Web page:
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            Testicular germ-cell tumours in a broader perspective.

            The germ-cell tumours are a fascinating group of neoplasms because of their unusual biology and the spectacular therapeutic results that have been obtained in these tumours. Traditionally, this group of neoplasms is presented in an organ-oriented approach. However, recent clinical and experimental data convincingly demonstrate that these neoplasms are one disease with separate entities that can manifest themselves in different anatomical sites. We propose five entities, in which the developmental potential is determined by the maturation stage and imprinting status of the originating germ cell. Recent progress begins to explain the apparent unpredictable development of germ-cell tumours and offers a basis for understanding their exquisite sensitivity to therapy.
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              Increasing incidence of testicular cancer worldwide: a review.

              Testicular cancer (TC) is the most common malignancy in 20 to 34-year-old men. Numerous publications have shown an increase in the incidence of testis cancer in the last 40 years with substantial differences among countries. We evaluated worldwide variations in testicular cancer incidence and compared trends in different regions in the world. We reviewed 441 studies provided by a MEDLINE search using the key words testis/testicular, cancer/tumor and incidence that were published between 1980 and 2002. From these articles we selected only those devoted to testis cancer incidence and of them only the most recent studies from each country or region. Nevertheless, articles using the same data base but providing new and additional information, for example differences among ethnic groups or controversial explanations for trends, were also retained. We selected 30 articles and analyzed their methodological approach and main results. Worldwide we observed a clear trend toward an increased TC incidence in the last 30 years in the majority of industrialized countries in North America, Europe and Oceania. Nevertheless, surprising differences in incidence rates were seen between neighboring countries (Finland 2.5/100,000 cases versus Denmark 9.2/100,000) as well as among regions of the same country (2.8 to 7.9/100,000 according to various regional French registers). In addition, substantial differences in the TC incidence and trends were observed among ethnic groups. The increase in the TC incidence was significantly associated with a birth cohort effect in the United States and in European countries. To date except for cryptorchidism no evident TC risk factor has been clearly demonstrated, although the environmental hypothesis with a key role of endocrine disrupters has been put forward by several groups. Such a recent increase in the TC rate in most industrialized countries should lead urologists and andrologists to give more attention to testicular cancer symptoms in adolescents and young adults. In a public health perspective further research using cases collected through national and regional population based registers and case-control studies must be strongly encouraged if we wish to be able to assess future trends in TC incidence rates and also identify risk factors.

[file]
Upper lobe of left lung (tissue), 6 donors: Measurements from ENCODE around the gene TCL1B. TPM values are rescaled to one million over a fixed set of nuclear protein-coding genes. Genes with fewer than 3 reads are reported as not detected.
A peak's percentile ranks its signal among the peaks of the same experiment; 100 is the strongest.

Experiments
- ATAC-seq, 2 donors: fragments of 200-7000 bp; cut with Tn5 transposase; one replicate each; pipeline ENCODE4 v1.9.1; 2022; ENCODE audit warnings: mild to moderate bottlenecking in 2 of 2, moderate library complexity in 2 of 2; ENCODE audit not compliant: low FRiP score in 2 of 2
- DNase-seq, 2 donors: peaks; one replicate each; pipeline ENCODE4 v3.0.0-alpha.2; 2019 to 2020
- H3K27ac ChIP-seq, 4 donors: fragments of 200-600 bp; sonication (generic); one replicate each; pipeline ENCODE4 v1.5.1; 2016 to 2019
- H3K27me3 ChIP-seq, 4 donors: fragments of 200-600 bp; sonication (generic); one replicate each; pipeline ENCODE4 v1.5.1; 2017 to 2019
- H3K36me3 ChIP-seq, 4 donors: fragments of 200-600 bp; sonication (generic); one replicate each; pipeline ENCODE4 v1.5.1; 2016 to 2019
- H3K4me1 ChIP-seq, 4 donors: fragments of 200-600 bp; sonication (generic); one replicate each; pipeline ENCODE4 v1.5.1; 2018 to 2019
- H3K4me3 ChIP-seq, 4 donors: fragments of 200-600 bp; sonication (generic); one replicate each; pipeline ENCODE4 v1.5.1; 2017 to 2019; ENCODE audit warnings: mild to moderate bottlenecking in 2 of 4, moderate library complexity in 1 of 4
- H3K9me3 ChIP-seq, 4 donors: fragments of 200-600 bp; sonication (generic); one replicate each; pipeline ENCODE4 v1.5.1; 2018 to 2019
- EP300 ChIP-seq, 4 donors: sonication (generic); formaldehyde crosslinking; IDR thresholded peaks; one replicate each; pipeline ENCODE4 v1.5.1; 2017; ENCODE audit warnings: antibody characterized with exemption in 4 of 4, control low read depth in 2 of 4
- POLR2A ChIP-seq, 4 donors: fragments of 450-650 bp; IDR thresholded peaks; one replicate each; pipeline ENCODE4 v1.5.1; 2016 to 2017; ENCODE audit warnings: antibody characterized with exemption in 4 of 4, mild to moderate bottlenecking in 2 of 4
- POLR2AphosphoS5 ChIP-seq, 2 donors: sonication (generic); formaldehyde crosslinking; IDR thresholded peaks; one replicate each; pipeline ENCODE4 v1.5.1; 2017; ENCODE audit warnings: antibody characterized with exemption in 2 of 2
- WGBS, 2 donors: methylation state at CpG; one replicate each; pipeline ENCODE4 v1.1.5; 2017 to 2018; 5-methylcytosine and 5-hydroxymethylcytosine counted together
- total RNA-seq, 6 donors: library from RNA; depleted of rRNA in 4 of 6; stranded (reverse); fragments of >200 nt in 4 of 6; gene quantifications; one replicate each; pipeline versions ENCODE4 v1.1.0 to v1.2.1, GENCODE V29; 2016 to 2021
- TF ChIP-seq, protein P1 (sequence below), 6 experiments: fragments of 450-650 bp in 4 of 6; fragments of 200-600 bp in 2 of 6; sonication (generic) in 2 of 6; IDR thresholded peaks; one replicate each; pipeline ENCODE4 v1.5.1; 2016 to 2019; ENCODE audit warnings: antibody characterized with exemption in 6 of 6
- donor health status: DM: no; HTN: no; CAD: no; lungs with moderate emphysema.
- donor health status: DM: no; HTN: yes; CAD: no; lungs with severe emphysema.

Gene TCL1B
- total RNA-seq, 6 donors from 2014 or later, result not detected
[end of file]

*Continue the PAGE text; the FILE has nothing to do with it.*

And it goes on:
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                Author and article information

                Journal
                Annals of Oncology
                Ann Oncol
                Oxford University Press (OUP)
                0923-7534
                1569-8041
                April 21 2016
                May 09 2016
                : 27
                : 5
                : 875-879
                Article
                10.1093/annonc/mdw045
                4843188
                26861605
                ef15dfe2-e48e-45fd-8c3f-e82fe3071614
                © 2016